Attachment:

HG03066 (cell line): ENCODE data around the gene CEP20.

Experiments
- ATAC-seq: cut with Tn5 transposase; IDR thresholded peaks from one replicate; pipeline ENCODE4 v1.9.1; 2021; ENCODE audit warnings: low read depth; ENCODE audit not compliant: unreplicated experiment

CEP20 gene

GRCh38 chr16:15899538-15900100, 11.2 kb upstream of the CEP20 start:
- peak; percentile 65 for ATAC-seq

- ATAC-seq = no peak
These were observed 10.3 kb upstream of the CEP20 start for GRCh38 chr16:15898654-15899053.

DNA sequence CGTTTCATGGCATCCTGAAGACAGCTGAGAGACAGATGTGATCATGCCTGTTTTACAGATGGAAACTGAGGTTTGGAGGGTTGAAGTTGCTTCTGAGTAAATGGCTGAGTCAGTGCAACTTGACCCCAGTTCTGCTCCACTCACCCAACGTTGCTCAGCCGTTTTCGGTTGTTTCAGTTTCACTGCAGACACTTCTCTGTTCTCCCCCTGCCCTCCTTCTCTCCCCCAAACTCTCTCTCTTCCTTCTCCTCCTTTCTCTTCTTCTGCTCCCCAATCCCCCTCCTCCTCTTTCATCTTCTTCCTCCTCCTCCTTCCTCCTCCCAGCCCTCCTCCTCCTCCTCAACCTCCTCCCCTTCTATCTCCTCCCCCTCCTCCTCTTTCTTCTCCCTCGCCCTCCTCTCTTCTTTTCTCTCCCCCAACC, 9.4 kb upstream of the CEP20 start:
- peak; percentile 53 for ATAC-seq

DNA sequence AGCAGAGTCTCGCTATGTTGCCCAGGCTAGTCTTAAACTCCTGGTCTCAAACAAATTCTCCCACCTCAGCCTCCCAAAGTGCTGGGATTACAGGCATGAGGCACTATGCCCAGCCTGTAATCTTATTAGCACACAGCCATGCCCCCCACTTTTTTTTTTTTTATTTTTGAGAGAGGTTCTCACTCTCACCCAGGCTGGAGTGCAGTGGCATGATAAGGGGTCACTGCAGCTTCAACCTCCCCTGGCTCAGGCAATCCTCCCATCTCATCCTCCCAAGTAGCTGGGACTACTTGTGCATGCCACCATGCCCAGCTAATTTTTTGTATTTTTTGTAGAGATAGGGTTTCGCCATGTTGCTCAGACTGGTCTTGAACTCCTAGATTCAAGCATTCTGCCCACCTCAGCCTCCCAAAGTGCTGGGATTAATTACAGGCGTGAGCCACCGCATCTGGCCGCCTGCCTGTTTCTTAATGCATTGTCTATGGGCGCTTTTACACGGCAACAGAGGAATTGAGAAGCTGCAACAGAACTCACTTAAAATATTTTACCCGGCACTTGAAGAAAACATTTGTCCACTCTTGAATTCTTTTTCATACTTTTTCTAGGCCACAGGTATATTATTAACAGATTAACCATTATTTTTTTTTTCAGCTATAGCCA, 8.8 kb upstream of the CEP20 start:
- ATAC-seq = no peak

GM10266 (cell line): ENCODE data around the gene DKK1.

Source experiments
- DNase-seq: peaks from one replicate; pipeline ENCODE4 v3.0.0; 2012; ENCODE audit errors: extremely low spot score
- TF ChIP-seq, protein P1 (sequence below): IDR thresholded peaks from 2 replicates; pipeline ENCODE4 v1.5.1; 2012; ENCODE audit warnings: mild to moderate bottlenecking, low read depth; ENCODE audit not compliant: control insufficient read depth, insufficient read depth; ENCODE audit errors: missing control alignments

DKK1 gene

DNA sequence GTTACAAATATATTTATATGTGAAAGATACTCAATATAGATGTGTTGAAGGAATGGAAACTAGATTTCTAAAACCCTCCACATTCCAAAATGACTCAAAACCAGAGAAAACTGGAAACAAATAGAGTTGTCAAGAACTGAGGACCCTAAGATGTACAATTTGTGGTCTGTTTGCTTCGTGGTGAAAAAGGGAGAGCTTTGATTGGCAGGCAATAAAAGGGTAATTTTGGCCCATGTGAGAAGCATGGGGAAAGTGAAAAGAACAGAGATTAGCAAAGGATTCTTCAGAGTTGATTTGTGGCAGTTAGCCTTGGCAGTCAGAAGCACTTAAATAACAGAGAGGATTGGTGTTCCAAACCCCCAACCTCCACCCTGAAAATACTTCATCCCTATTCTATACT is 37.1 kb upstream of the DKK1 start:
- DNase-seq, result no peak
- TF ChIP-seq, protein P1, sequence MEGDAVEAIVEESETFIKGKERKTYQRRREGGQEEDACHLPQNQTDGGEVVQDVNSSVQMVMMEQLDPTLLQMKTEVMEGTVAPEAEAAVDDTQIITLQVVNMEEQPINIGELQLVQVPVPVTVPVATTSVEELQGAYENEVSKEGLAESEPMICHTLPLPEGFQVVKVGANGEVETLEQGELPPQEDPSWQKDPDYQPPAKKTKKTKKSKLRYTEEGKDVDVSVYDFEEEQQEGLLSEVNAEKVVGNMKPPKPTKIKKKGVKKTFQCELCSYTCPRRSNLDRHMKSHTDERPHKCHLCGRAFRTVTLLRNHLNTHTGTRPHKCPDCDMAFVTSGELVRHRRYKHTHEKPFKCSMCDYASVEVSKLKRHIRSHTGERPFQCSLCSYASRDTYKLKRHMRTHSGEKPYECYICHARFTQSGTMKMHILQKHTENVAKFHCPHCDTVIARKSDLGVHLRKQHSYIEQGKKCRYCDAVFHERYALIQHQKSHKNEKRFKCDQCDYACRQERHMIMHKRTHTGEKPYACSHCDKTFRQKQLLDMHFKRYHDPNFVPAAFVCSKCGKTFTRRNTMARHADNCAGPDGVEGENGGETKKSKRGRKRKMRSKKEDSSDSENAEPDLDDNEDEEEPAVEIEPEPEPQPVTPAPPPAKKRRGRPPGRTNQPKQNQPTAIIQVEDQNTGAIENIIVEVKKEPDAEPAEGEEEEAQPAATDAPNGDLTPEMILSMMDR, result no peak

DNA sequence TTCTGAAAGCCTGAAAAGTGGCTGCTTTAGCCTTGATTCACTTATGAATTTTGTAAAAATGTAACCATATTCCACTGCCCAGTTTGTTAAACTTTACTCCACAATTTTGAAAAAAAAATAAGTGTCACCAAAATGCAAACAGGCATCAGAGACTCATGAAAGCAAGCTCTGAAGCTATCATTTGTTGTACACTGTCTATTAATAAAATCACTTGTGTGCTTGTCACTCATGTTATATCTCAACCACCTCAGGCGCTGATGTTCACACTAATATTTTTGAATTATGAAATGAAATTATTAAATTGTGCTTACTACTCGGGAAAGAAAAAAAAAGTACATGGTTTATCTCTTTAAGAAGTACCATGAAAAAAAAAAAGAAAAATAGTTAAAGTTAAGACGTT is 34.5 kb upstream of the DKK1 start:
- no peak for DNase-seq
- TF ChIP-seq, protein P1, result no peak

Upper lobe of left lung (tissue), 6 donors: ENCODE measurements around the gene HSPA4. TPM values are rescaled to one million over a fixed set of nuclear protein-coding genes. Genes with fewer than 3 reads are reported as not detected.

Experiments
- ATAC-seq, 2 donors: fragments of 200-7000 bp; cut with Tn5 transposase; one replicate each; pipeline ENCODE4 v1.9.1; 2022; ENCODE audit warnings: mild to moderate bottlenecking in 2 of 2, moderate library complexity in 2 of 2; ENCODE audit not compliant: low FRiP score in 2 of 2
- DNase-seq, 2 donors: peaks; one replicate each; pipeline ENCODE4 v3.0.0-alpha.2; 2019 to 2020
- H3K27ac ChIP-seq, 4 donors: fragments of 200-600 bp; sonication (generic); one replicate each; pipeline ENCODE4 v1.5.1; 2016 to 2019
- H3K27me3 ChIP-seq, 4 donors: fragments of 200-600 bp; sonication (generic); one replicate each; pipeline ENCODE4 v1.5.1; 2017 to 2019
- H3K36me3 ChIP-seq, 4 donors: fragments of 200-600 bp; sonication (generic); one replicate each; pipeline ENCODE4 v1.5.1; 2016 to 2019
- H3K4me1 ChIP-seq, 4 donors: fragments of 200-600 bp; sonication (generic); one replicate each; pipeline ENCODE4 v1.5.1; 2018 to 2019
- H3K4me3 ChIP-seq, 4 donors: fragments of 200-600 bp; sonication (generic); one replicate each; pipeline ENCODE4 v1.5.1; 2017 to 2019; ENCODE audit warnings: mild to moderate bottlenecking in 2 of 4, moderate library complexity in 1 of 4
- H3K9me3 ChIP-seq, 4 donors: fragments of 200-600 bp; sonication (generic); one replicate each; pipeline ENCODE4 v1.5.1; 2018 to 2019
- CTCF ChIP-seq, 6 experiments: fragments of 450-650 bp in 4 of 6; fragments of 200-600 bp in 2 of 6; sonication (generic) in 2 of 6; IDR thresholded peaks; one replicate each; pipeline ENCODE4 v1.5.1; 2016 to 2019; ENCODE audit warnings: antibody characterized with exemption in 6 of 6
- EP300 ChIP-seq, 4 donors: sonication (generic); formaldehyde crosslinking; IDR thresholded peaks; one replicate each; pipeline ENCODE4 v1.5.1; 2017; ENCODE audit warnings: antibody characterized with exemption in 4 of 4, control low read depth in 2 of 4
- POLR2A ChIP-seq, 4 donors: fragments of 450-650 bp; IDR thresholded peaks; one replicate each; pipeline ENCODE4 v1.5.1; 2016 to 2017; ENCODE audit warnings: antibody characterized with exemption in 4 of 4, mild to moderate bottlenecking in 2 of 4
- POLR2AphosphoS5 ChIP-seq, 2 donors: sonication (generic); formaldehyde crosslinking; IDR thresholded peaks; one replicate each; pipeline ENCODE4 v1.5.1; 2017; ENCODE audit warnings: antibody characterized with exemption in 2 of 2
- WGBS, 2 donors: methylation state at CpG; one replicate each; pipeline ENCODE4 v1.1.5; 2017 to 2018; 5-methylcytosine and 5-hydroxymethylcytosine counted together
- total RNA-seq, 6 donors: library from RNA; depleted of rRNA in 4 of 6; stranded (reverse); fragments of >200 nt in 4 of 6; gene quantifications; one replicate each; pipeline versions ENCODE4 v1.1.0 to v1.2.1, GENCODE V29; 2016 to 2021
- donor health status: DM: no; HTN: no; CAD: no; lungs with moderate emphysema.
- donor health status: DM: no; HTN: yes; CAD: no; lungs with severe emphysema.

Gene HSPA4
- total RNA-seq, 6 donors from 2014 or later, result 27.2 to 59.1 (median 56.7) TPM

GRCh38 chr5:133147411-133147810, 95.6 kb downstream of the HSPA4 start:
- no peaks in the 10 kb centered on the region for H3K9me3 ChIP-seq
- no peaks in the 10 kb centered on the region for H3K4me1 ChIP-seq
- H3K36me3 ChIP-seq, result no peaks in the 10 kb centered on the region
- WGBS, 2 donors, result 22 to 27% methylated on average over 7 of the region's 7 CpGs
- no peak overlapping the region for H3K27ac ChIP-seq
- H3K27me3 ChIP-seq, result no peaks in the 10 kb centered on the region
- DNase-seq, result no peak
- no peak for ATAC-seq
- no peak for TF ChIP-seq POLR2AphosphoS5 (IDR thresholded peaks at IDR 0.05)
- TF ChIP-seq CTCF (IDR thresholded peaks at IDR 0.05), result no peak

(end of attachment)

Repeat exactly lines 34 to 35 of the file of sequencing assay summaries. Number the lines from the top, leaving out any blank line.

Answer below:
- CTCF ChIP-seq, 6 experiments: fragments of 450-650 bp in 4 of 6; fragments of 200-600 bp in 2 of 6; sonication (generic) in 2 of 6; IDR thresholded peaks; one replicate each; pipeline ENCODE4 v1.5.1; 2016 to 2019; ENCODE audit warnings: antibody characterized with exemption in 6 of 6
- EP300 ChIP-seq, 4 donors: sonication (generic); formaldehyde crosslinking; IDR thresholded peaks; one replicate each; pipeline ENCODE4 v1.5.1; 2017; ENCODE audit warnings: antibody characterized with exemption in 4 of 4, control low read depth in 2 of 4